Yesterday, we began our ongoing series on basic estate planning questions by looking at the legal concept of an estate. Today we are going to look at another aspect of an estate by looking at what happens to a person when he or she becomes incapacitated.
Incapacity planning is one of the more essential parts of every basic estate plan. Regardless of your age or circumstances, every capable adult in the state of California needs to take the time to create a proper incapacity plan.
What does “incapacity” mean?
You probably take it for granted that you get to make all of the day-to-day decisions that go with being an adult. What do you want to eat? Where would you like to live? Who would you like to associate yourself with? You probably make hundreds of these types of decisions without really thinking about the legality of it all.
This is because the law presumes that you are a mentally capable adult. You don’t have to ask anyone’s permission before you make a decision because the law assumes you have that ability.
Unfortunately, this ability to make decisions is not permanent, and it’s entirely possible that you might one day lose it. When events take place that make you unable to make these kinds of decisions, the law says that you are incapacitated.
What is an incapacity plan?
Should you one day become incapacitated and lose the ability to make choices, those choices will nevertheless have to be made. You’ll still, for example, have to pay your bills, make decisions about where you want to live, and make all the other choices that you have to make in your life. If you are no longer legally capable of making choices, do you know who will make them for you? What kinds of choices will that person make for you?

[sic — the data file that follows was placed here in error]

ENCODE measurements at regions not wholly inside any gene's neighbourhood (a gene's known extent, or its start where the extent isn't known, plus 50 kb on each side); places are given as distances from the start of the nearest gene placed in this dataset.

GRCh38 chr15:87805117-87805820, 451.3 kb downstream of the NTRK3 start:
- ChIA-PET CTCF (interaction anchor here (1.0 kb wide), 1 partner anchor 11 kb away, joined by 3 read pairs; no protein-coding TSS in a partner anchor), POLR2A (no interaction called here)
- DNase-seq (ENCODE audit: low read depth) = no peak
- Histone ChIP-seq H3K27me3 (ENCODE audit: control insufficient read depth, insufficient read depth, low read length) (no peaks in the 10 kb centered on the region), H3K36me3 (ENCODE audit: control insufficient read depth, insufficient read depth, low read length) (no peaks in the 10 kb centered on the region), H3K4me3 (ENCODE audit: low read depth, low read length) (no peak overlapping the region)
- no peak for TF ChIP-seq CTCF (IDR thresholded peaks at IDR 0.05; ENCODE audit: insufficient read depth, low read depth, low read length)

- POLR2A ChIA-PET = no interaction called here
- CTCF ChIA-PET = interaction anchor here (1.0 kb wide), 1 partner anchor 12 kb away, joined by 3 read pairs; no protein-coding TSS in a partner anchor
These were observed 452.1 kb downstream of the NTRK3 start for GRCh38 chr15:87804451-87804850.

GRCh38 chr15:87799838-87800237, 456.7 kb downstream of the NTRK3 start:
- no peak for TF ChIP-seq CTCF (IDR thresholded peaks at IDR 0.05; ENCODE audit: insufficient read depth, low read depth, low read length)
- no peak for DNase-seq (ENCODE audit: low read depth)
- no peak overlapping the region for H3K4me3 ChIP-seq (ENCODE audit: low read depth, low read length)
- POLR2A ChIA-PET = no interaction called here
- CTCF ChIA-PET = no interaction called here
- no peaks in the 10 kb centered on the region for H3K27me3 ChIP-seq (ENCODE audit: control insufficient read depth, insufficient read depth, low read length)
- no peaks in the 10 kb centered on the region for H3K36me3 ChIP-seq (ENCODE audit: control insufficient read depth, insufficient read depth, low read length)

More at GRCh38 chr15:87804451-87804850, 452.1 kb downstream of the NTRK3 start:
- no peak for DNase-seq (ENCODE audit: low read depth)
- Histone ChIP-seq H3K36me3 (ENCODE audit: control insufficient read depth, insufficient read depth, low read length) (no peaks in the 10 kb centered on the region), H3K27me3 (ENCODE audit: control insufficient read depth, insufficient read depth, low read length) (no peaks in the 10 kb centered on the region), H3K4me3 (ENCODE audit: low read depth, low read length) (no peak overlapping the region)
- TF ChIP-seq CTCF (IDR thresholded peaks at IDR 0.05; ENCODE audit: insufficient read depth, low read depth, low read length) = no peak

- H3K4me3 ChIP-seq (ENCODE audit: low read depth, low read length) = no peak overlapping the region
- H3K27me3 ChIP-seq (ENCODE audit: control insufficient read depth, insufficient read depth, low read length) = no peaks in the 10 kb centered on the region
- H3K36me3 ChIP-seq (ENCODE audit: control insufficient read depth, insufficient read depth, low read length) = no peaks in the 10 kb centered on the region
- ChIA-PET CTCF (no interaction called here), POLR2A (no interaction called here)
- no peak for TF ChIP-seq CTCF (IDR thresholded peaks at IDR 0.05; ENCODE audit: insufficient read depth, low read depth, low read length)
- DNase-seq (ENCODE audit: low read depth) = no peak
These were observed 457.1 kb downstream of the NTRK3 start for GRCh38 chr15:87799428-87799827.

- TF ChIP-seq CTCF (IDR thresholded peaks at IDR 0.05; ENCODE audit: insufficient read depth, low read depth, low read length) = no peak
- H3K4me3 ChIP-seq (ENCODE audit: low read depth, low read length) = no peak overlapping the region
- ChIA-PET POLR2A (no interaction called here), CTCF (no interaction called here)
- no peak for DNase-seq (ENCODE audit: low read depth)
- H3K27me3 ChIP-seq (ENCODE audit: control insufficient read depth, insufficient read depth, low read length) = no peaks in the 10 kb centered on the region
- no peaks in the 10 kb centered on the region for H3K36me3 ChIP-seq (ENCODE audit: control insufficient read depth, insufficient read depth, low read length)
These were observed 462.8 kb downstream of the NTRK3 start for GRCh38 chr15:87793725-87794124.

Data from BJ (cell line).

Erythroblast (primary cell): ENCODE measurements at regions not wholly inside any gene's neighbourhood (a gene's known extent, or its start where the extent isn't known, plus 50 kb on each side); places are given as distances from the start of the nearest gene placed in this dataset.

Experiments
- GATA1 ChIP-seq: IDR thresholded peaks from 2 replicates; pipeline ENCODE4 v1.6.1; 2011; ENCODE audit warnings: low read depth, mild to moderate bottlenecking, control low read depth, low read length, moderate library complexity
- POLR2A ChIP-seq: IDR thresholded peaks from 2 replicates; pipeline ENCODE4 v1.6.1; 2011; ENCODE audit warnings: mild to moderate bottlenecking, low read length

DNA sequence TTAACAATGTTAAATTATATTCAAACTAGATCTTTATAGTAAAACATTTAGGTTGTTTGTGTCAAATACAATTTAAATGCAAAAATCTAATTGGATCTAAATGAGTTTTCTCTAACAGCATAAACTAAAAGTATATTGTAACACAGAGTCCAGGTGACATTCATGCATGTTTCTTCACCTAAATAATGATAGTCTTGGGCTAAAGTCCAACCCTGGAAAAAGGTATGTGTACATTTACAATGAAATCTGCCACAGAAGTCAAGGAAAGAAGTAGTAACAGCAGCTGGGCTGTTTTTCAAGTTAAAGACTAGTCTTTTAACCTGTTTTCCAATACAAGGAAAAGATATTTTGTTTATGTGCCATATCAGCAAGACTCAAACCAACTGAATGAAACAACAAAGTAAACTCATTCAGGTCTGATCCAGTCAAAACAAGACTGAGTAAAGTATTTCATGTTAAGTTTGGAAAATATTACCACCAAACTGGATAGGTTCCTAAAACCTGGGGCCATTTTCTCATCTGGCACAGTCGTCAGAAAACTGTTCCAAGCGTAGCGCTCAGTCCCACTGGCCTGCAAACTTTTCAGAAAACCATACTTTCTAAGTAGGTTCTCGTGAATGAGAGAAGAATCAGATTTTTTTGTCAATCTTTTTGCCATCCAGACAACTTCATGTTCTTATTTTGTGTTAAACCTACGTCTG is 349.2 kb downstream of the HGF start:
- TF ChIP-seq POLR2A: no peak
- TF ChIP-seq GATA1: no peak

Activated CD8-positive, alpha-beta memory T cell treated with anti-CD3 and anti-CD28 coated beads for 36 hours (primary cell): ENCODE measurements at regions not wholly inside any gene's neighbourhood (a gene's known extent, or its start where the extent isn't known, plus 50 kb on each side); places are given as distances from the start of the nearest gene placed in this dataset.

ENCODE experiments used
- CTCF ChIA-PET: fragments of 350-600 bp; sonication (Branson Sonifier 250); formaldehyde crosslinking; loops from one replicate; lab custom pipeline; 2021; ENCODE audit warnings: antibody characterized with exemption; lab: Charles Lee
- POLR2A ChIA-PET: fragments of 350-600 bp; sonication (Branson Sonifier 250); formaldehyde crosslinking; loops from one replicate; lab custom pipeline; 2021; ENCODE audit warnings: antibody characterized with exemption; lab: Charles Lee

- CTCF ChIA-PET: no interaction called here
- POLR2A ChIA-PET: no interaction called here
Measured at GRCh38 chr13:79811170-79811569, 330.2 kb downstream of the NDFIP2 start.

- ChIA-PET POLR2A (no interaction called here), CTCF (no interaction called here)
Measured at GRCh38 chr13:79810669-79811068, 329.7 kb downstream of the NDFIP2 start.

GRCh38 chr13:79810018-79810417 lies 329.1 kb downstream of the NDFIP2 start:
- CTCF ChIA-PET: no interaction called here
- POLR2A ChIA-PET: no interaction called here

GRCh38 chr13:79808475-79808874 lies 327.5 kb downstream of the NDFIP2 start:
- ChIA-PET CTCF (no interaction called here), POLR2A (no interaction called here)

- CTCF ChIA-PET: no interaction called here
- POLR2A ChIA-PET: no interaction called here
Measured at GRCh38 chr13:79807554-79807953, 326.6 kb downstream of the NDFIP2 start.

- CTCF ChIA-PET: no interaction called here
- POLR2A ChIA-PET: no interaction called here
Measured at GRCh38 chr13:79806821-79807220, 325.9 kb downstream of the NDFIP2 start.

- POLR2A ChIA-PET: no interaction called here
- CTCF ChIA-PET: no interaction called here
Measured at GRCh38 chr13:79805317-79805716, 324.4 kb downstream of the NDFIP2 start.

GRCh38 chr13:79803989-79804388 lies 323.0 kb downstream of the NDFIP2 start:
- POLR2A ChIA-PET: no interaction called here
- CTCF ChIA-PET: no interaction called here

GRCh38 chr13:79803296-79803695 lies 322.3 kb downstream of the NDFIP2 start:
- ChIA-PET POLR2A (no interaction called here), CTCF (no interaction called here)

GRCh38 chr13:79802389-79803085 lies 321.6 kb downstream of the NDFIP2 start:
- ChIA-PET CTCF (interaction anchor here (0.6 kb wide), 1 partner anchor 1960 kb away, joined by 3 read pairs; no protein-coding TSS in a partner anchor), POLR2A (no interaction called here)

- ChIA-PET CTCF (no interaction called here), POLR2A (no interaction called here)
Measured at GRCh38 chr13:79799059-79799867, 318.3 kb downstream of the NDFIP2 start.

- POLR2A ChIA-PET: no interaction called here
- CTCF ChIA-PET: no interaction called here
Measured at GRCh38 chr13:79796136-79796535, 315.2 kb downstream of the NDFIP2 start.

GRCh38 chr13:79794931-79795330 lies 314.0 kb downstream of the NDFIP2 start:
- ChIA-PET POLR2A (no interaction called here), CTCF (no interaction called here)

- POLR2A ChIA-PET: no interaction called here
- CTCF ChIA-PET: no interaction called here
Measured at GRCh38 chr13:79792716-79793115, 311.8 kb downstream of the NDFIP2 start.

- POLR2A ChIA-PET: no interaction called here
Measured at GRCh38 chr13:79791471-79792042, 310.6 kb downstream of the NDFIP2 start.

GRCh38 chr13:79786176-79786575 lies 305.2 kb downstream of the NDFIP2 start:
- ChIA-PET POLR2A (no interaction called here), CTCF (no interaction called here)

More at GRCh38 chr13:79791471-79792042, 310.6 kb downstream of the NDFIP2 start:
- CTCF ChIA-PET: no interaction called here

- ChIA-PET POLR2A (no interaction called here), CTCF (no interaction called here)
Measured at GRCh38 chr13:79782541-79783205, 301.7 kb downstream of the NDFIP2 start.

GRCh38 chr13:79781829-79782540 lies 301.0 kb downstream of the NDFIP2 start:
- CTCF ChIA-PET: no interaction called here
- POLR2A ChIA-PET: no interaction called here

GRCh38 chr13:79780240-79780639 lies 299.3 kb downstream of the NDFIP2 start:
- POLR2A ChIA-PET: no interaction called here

These questions, and those similar to them, are the kinds of questions that incapacity plans allow you to answer. Essentially, an incapacity plan is a collection of choices you can make now, while you are still able, that will apply should you one day lose your decision-making capabilities.
How do I make an incapacity plan?
You make an incapacity plan by creating a variety of legal documents. Each of these documents allow you to answer one or more of the important questions that will arise if you should become incapacitated. Whether by appointing representatives who get to make decisions on your behalf, or by answering important questions directly, your incapacity plan will allow you to be secure in the knowledge that your choices will be respected.
Latest posts by Timothy P. Murphy (see all)
- Do You Have to Go through Probate with a Living Trust? - August 23, 2019
- Top 3 Reasons to Create a Living Trust - August 21, 2019
- Can’t I Just Transfer My Assets to My Adult Child to Qualify for Medi-Cal? - August 19, 2019